October 12, 8: As a test, I need to write and submit a document, several pages long, explaining how to do something the industry cliche is "How to make a cup of tea". I'm having trouble finding examples of well-written technical writing exercises like these not to copy, obviously, but to get a feel for the style that I need to use.
October 12, 8: As a test, I need to write and submit a document, several pages long, explaining how to do something the industry cliche is "How to make a cup of tea". I basically just need to show that I am able to organise my thoughts logically, and organise my material.
Have you tried looking for docs in the specific industry in which you would be working? Did they say that the document should be several pages long?
That seems rather long for a procedural document. Does the position entail writing for the web? If so and even if notthe Yahoo! Style Guide and its exercises might help.
My unsolicited two cents: As you said, just write logically and clearly, and watch your grammar. Rules and conventions depend on the type of documentation, the industry, and audience, so instead Technical writing exercises worrying about what this company does, be consistent: Choose a convention and stick to it throughout the doc.
The company might have its own in-house guide too. Do you have to use the tea example? Confused writing often indicates a confused mind, so choose a topic that you know well and enjoy. Use screen shots or diagrams, if needed.
My first year in grad school I took a class intended for technical writing teachers. Our first assignment was to create documentation for a small Lego kit that our teacher provided. Some students wrote pages and pages of tiny text, with precise and flowery language. At the end of the exercise, the teacher collected the documents and deposited them unread on the desk.
She then handed us the instructions that came with the Lego kits. The instructions were about a single page long, and were all pictures. She pointed to the box, where it clearly stated that the intended audience for Legos begins with five-year-olds. Think of your audience, and gear your instructions towards how your audience will use your document.
My advice is to use simple language and present your process in simple steps. If context is required, put it before the steps. If you can simplify with a diagram, do it. Do not be flowery. Talk about single-sourcing in your interview. And if you want to drive a tech writer insane, use two spaces after a full stop.
Choose something you know how to do and can do at home.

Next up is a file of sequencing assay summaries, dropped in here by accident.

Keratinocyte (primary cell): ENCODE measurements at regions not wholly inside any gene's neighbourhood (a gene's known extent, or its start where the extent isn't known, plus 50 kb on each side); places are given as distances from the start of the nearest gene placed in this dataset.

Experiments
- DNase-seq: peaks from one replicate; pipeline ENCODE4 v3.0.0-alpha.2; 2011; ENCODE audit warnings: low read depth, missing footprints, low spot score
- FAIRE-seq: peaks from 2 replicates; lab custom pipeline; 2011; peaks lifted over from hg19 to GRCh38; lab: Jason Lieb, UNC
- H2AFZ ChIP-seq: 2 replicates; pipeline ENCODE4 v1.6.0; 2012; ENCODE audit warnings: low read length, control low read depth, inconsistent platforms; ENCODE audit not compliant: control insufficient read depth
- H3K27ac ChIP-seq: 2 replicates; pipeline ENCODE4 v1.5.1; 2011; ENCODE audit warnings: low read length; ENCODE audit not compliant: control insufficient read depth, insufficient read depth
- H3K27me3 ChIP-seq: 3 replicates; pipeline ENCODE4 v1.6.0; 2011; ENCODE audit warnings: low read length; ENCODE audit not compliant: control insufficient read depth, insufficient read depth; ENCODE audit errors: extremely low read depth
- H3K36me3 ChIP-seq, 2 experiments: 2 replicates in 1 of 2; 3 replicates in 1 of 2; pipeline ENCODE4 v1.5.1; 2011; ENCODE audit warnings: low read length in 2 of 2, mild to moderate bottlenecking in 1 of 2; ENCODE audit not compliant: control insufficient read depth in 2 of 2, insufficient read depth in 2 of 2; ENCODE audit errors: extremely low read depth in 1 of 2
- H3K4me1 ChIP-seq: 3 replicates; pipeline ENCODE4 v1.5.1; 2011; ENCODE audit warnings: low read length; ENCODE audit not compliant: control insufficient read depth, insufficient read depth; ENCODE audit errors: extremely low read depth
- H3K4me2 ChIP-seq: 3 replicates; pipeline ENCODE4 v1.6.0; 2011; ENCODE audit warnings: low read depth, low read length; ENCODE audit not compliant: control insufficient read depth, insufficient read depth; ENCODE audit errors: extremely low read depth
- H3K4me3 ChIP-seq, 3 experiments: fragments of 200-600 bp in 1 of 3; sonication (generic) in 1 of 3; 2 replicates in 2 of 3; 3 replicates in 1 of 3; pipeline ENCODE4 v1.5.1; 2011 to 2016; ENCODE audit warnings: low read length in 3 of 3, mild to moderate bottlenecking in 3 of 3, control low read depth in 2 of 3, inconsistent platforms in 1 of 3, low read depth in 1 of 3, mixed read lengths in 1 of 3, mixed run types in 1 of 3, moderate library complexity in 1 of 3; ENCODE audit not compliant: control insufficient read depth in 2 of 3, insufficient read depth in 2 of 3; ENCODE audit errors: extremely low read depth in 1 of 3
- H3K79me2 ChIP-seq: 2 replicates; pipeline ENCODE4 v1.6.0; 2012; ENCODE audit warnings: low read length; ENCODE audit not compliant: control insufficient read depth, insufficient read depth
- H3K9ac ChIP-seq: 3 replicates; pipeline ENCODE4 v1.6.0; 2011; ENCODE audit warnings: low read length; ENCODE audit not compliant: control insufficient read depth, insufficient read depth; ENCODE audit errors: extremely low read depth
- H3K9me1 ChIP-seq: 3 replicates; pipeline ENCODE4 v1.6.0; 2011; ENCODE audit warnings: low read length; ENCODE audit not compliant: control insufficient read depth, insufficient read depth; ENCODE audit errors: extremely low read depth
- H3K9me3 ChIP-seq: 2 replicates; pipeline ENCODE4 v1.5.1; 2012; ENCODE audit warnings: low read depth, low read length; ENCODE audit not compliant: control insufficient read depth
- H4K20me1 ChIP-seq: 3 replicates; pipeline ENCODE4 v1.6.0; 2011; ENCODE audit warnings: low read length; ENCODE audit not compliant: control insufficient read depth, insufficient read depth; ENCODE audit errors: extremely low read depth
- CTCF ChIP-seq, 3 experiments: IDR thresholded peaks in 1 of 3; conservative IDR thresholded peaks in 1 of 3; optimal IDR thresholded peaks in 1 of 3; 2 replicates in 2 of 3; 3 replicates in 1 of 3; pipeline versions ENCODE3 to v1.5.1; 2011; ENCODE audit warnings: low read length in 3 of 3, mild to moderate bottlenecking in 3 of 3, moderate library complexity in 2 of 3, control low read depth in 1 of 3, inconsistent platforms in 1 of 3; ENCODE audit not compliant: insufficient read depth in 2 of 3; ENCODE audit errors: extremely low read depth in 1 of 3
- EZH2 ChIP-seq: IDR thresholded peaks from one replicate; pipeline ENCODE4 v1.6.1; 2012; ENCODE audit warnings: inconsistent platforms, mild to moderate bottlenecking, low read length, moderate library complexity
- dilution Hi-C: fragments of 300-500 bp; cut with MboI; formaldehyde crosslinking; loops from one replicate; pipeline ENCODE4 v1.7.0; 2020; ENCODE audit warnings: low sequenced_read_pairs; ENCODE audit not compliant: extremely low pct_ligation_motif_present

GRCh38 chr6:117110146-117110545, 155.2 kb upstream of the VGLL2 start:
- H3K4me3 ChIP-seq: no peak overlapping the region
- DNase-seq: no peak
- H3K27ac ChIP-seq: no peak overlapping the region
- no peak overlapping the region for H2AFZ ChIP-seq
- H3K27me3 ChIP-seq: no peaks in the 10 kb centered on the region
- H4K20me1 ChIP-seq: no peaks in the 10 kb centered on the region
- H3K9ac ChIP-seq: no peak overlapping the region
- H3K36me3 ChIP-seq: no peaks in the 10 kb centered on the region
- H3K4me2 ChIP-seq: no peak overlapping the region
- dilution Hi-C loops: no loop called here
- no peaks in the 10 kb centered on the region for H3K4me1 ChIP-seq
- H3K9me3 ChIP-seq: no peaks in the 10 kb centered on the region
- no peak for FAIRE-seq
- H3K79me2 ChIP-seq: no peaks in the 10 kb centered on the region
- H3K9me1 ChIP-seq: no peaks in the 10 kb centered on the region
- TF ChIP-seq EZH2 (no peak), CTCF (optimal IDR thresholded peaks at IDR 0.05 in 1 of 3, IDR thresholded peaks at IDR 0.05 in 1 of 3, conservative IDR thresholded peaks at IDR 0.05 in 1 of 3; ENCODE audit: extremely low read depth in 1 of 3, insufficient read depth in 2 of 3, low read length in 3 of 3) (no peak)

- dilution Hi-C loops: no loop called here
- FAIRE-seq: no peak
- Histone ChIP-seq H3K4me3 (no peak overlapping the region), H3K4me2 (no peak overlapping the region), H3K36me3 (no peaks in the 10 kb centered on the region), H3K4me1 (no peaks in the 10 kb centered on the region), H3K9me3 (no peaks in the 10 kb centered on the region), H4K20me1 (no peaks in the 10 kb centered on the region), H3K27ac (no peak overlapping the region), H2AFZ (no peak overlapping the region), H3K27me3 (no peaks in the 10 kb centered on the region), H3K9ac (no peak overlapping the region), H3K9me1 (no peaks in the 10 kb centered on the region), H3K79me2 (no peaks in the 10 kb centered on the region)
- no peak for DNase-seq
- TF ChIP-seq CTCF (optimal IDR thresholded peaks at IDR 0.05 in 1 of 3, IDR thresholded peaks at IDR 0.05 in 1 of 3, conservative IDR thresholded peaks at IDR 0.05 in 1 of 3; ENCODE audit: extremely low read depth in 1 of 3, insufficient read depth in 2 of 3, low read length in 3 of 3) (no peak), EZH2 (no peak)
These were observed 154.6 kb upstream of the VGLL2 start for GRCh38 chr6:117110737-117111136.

All at once, if need be. You have a title: What did you do? How did you "make tea" -- did you make a cup or a pot? Maybe you need three or four procedures. Now go back and rename it "How to make a cup of bagged tea. Look in front of you and list everything you used.
Water how muchtea quantity and kindsweetener quantity and kindcup size and typesaucer sizespoon sizekettle general description and power electricity? These are part of the prerequisites to your procedure -- the materials you need to have acquired and stored.
You might want to write something about selecting kinds of tea and choosing bagged or looseleaf.Technical writing is also about intelligently organizing the facts within the write-up. Sharing too much technical information at once may spoil the reader’s interest.
“A team or department of engineers take a minute online class that reviews writing samples, gives writing exercises, answers questions, and offers future access to an instructor,” says Blake.
Technical communication is essential for career advancement for all technical professionals. Technical writing is sometimes defined as simplifying the complex.
Inherent in such a concise and deceptively simple definition is a whole range of skills and characteristics that address nearly every field of human endeavor at some level. A significant subset of the broader field of technical. 12 ways to practice technical writing Thursday, 27 January PM I was recently ADD-ing my way through a series of links and ran across an essay by Steve Yegge in which he challenges programmers to practice their craft, "practice" here meaning the kind of practicing that musicians and basketball players do.
Technical writing is also about intelligently organizing the facts within the write-up. Sharing too much technical information at once may spoil the reader’s interest.
p Further exercises relevant to Chapter 1 below. p Ex.6 - Please see the Sample Documents relevant to this chapter.
p Ex.7 - Clinical Trials Report p Ex. 2 - Bring one or more examples of technical writing from your discipline. Be ready to explain how these examples reflect the characteristics of technical writing.